Aquatint etching. Crown Point Press, San Francisco. Edition of 25
Hand signed in pencil. Torchlight Cave Drawing
Image size: seven measure 12 x 15" one measures 8 x 11". Paper size: 20 x 26¼
Elaine Marie Catherine de Kooning (née Fried) 1918 – 1989 was an Abstract Expressionist and Figurative Expressionist artist in the post-World War II era. She wrote extensively on the art of the period and was an editorial associate for Art News magazine. She was married to the painter and sculptor Willem de Kooning. Elaine studied at Erasmus Hall High School in Brooklyn. After graduating from High School, she briefly attended Hunter College in New York City, where she befriended a group of abstract and Social Realist painters. In 1937, she attended the Leonardo da Vinci Art School and went on to study at the American Artists School, both in New York City. While attending school, Elaine made money working as an art school model.
Elaine de Kooning was an accomplished landscape and portrait artist active in the Abstract Expressionist movement of the early twentieth century. She was a member of the Eighth Street Club (the Club) in New York City. The Club functioned as a space to discuss ideas. Among this group of artists were Willem de Kooning, Jimmy Rosati, Giorgio Spaventi, Milton Resnick, Pat Passlof, Earl Kerkam, Ludwig Sander, Angelo Ippolito, Franz Kline, Clyfford Still, and Hans Hofmann. A membership position for a woman was rare at that time. She was an early feminist artist.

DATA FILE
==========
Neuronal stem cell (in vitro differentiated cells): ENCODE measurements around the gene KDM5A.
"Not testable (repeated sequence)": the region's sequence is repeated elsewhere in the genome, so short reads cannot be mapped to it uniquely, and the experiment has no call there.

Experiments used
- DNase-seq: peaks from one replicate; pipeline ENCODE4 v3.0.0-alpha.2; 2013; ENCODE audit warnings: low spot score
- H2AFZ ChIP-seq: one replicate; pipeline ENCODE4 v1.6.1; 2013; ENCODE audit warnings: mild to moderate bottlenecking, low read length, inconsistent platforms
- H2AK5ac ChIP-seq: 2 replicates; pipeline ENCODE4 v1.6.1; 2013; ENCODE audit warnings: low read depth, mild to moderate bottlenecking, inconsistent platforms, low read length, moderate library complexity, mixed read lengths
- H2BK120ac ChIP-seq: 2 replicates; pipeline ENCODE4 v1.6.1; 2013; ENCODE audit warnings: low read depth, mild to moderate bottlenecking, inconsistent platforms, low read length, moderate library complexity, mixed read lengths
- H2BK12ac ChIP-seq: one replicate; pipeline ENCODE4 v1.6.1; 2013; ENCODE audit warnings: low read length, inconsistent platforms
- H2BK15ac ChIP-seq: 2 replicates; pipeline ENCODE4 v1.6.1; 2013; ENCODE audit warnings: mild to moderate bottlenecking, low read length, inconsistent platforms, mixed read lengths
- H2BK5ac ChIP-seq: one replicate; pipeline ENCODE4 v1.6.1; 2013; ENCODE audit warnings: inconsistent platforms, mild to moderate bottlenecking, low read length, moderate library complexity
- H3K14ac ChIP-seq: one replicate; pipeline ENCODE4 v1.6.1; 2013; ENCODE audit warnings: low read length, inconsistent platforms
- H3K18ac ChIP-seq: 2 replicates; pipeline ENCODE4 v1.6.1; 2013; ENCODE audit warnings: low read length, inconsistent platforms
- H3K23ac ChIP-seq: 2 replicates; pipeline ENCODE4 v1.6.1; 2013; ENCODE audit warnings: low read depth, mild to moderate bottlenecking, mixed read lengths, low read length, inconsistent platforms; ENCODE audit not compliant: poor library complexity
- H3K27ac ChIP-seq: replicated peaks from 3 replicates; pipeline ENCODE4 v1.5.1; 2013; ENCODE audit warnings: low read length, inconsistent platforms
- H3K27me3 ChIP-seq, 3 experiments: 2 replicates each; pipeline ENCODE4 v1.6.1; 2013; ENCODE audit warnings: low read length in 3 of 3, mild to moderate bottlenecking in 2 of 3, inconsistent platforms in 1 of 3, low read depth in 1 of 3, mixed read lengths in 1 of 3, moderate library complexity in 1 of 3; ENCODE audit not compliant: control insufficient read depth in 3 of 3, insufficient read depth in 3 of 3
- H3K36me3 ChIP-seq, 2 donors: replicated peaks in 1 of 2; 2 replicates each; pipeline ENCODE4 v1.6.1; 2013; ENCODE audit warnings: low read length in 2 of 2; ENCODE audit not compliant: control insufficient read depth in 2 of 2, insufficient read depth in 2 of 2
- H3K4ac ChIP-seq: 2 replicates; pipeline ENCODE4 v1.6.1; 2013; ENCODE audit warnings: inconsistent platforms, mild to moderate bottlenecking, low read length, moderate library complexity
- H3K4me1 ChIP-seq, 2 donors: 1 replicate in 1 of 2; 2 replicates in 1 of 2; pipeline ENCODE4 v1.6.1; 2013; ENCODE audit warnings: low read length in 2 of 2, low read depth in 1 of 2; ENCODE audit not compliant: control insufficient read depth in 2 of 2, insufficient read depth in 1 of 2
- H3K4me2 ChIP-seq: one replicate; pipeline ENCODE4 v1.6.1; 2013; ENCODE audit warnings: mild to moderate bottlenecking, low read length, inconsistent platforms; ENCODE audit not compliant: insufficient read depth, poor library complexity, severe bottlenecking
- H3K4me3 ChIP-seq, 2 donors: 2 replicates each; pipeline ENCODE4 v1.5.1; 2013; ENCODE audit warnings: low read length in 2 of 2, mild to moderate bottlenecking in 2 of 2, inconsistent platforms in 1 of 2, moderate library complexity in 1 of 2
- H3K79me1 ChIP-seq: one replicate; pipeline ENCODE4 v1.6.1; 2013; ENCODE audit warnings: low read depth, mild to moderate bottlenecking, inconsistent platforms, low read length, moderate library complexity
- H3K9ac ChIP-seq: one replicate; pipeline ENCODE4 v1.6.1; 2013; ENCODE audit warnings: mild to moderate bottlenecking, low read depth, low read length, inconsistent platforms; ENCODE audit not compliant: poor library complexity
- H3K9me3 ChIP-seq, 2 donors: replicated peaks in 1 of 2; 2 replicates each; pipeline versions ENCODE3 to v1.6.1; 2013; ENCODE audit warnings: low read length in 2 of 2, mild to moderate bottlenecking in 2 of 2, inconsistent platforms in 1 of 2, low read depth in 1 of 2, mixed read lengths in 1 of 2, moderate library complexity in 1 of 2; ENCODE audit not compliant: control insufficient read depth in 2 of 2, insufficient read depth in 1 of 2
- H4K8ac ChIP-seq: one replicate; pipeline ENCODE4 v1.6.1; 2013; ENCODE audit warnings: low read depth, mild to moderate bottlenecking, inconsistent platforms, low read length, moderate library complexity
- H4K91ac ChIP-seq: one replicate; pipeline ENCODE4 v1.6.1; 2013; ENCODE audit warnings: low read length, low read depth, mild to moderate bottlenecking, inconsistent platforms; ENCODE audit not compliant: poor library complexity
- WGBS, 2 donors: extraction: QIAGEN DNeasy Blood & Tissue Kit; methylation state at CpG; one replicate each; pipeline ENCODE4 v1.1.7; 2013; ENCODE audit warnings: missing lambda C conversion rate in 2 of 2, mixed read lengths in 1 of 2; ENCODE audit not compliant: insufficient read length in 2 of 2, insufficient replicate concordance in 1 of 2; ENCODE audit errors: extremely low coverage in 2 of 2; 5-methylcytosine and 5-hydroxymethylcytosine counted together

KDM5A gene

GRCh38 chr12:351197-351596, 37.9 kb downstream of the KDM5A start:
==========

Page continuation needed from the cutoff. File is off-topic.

They showed their work in their 1951 exhibition at the Sidney Janis Gallery, Artists: Man and Wife, which also included Jackson Pollock and Lee Krasner, Ben Nicholson and Barbara Hepworth, and Jean Arp and Sophie Taeuber-Arp. In 1952 she spent the summer at Art dealer Leo Castelli's house at The Hamptons with Willem de Kooning. In April 1954 Elaine presented her first Solo exhibition at the Stable Gallery. Women were often marginalized in the Abstract Expressionism movement, functioning as objects and accessories to confirm the masculinity of their male counterparts. For that reason, she chose to sign her artworks with her initials rather than her full name, to avoid her paintings' being labeled as feminine in a traditionally masculine movement, and to not be confused with her husband Willem de Kooning.
Elaine de Kooning was an important writer and teacher on art. She began working at the magazine Artnews in 1948, and wrote articles about major figures in the art world. She wrote about one hundred articles to the Art News magazine.
She taught at the University of New Mexico in Albuquerque; the University of California in Davis; at Carnegie Mellon, at Southampton College on Long Island; at the Cooper Union and Pratt Institute in New York; at Yale; at RISD in Rhode Island; Bard College; the University of Georgia and the New York Studio School in Paris. Between 1976 and 1978, she served as the first Lamar Dodd Visiting Professor of Art at the University of Georgia (UGA) in Athens. In 1985 she was elected into the National Academy of Design as an Associate member, and became a full academician in 1988.